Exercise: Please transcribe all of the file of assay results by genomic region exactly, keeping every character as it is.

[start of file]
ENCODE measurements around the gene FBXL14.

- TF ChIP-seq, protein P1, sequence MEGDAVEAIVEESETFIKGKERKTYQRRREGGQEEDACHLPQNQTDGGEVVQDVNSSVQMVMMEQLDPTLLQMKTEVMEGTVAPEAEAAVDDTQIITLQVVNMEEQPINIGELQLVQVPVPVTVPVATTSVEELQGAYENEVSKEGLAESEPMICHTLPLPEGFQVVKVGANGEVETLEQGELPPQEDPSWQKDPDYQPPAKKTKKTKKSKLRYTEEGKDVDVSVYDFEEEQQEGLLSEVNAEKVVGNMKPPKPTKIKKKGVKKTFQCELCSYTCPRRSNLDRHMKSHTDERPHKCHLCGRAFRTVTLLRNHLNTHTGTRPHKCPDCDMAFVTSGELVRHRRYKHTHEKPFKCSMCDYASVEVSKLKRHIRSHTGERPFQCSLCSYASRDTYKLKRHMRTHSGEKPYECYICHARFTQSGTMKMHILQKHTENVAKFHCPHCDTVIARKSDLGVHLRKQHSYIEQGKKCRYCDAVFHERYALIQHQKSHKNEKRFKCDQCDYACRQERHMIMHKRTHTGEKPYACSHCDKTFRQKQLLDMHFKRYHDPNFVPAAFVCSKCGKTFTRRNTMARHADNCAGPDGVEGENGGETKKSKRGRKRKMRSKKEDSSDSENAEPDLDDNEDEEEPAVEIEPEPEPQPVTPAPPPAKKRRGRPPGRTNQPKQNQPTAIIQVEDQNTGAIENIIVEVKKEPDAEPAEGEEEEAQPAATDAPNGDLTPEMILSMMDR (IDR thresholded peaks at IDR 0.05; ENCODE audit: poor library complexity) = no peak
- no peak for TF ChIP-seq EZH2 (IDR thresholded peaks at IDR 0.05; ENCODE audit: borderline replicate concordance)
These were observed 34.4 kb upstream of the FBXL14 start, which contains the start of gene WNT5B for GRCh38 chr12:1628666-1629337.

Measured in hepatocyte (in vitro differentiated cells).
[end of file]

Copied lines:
ENCODE measurements around the gene FBXL14.

- TF ChIP-seq, protein P1, sequence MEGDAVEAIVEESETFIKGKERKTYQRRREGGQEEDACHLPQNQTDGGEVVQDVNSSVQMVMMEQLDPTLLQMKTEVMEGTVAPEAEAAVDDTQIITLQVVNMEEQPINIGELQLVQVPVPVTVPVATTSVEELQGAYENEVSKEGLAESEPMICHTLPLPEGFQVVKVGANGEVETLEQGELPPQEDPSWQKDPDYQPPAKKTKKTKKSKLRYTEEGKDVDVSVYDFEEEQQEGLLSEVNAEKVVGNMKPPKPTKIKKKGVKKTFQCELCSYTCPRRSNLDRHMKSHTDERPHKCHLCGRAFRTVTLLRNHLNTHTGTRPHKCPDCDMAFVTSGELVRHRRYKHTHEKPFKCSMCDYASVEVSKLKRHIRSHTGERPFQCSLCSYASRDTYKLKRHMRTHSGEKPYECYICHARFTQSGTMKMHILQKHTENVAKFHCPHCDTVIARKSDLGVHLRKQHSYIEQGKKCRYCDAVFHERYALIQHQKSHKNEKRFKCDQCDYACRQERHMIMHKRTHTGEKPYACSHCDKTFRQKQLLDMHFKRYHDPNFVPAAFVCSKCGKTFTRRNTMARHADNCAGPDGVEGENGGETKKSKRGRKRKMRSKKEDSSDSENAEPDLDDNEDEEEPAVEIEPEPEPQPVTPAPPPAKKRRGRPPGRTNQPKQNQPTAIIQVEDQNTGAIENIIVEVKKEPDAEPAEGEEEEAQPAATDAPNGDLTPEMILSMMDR (IDR thresholded peaks at IDR 0.05; ENCODE audit: poor library complexity) = no peak
- no peak for TF ChIP-seq EZH2 (IDR thresholded peaks at IDR 0.05; ENCODE audit: borderline replicate concordance)
These were observed 34.4 kb upstream of the FBXL14 start, which contains the start of gene WNT5B for GRCh38 chr12:1628666-1629337.

Measured in hepatocyte (in vitro differentiated cells).